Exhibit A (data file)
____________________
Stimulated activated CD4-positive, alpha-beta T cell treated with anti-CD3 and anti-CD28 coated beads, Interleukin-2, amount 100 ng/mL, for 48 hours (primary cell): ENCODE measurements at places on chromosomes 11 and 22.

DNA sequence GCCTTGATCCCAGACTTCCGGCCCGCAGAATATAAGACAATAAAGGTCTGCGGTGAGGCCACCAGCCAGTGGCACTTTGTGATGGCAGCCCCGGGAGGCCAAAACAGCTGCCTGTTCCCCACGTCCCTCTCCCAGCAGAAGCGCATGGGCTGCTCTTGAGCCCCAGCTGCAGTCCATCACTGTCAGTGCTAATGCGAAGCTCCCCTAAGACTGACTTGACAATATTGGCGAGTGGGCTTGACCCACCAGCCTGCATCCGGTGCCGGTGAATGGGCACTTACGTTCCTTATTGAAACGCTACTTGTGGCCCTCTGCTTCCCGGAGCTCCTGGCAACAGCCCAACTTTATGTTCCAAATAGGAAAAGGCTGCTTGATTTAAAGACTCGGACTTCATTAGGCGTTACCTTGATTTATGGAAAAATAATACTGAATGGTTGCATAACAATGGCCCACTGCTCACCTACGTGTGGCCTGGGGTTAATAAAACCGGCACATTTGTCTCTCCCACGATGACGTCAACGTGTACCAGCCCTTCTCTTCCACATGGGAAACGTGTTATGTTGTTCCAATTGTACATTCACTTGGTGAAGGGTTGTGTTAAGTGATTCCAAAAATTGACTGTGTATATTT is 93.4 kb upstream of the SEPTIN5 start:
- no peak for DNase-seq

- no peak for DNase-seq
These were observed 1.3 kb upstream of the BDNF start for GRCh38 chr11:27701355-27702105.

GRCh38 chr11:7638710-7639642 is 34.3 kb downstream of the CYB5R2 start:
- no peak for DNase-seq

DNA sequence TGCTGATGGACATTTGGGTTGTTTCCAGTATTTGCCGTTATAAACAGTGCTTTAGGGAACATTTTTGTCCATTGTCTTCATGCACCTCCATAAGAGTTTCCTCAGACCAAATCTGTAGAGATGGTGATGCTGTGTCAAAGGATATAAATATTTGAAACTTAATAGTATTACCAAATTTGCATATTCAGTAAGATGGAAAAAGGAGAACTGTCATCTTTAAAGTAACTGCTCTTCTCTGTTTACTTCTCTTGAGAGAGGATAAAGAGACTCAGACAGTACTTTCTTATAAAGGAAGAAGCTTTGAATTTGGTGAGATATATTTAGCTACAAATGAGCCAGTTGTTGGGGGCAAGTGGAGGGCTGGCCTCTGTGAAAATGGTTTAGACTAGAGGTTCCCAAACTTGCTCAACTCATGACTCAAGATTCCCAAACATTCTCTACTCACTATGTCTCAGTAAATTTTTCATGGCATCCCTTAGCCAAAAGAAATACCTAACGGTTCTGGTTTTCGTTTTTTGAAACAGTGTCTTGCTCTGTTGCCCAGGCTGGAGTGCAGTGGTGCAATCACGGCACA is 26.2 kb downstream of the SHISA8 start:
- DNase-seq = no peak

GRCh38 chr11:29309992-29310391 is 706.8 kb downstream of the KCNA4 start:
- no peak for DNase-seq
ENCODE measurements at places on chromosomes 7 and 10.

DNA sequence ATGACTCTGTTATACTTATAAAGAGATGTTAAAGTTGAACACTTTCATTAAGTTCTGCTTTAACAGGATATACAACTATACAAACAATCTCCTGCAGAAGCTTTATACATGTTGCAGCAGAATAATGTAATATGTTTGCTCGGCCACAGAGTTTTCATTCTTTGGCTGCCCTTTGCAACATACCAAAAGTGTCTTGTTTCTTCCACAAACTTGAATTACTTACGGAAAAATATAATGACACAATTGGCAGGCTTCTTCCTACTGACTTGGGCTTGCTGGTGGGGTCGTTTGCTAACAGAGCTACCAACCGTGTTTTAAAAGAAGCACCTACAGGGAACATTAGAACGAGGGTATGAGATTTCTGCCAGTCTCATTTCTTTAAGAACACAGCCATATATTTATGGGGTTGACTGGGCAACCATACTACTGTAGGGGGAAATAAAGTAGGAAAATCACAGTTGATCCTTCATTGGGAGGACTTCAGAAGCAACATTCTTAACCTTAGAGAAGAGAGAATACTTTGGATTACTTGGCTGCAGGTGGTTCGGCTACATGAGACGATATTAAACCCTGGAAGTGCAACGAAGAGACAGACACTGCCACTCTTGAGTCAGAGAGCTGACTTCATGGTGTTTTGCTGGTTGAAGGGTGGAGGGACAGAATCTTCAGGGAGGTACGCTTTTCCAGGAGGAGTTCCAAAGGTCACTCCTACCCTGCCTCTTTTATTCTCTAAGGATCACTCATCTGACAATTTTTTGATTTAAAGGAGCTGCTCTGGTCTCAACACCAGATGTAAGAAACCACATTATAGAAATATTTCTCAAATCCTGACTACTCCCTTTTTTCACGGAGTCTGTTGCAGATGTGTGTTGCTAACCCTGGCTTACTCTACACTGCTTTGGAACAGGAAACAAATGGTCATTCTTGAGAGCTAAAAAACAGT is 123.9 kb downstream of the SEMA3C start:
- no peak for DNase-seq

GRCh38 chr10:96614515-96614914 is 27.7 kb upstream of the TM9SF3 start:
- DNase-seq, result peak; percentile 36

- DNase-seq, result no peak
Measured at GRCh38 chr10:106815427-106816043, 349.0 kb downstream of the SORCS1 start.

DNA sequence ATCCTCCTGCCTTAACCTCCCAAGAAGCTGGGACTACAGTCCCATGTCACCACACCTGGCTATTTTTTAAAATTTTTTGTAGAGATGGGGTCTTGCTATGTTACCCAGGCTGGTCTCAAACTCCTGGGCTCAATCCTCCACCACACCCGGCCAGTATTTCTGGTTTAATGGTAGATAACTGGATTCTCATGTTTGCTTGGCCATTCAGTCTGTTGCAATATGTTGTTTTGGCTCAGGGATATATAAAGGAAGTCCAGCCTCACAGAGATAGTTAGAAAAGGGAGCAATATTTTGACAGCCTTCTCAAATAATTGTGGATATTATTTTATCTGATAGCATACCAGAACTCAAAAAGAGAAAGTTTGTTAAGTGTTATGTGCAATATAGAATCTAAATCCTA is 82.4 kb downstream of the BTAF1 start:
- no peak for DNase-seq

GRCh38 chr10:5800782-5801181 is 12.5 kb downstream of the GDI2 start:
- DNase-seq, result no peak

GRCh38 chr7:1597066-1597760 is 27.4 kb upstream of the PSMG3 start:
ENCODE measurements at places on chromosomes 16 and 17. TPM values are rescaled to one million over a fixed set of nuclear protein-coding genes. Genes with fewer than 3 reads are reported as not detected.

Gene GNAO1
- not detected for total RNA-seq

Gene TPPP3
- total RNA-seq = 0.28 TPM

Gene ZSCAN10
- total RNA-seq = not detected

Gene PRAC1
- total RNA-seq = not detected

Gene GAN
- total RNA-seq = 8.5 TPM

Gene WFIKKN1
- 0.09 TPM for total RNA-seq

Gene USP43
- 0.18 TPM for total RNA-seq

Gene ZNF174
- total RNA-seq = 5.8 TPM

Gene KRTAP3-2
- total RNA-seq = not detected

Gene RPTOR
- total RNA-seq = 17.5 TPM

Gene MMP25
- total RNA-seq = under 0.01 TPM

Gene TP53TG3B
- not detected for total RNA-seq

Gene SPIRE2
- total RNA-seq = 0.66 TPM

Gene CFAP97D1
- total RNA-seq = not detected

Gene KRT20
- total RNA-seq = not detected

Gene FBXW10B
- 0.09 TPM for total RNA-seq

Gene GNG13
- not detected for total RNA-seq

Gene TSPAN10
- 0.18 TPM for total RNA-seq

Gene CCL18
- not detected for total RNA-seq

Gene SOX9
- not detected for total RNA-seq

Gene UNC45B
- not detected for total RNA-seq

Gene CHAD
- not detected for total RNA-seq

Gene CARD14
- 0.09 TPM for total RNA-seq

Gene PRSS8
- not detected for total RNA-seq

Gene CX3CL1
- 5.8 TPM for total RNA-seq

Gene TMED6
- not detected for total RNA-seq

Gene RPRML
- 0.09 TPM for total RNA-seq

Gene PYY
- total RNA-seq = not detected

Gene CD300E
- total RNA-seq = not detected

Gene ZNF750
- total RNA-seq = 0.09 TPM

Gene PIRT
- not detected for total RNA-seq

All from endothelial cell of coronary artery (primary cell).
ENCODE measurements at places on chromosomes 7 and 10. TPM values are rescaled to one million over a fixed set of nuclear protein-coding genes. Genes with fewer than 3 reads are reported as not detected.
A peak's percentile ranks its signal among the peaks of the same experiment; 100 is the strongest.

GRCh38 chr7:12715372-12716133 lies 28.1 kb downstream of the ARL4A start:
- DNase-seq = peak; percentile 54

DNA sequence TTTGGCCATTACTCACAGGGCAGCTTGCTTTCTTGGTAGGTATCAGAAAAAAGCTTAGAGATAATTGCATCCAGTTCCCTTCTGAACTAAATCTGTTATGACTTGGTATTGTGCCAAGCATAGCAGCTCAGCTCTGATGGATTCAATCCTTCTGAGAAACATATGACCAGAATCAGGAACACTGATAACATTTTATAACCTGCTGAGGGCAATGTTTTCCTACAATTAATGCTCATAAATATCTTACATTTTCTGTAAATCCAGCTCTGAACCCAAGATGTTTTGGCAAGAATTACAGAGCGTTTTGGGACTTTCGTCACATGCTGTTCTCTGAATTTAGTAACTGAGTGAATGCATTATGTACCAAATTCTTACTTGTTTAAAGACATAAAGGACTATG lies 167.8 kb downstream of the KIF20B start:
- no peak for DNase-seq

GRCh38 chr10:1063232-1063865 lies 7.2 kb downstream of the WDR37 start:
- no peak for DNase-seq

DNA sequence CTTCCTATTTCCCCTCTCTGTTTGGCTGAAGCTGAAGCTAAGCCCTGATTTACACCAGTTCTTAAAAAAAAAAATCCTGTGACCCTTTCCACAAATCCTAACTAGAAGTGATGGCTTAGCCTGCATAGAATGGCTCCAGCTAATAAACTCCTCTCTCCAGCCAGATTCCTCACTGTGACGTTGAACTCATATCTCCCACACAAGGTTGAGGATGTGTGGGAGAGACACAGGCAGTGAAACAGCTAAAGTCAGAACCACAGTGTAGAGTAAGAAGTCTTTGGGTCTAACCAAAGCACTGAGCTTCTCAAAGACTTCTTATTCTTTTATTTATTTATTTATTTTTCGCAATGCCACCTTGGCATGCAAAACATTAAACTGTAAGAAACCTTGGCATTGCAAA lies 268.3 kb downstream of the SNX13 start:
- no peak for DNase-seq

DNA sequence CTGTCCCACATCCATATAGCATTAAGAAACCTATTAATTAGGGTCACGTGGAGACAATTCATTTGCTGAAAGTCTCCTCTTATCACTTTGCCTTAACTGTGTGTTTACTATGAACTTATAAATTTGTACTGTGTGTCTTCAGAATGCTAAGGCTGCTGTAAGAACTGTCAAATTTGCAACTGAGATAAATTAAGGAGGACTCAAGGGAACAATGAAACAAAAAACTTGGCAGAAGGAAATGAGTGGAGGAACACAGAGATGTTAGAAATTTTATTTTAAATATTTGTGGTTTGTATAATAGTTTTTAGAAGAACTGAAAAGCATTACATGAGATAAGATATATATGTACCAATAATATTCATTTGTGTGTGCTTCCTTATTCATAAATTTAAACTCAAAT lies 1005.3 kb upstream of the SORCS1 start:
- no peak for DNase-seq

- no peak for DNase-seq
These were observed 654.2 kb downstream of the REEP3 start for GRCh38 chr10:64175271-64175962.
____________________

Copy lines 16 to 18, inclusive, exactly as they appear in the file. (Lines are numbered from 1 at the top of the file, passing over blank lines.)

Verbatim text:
- DNase-seq, result peak; percentile 36

- DNase-seq, result no peak
Measured at GRCh38 chr10:106815427-106816043, 349.0 kb downstream of the SORCS1 start.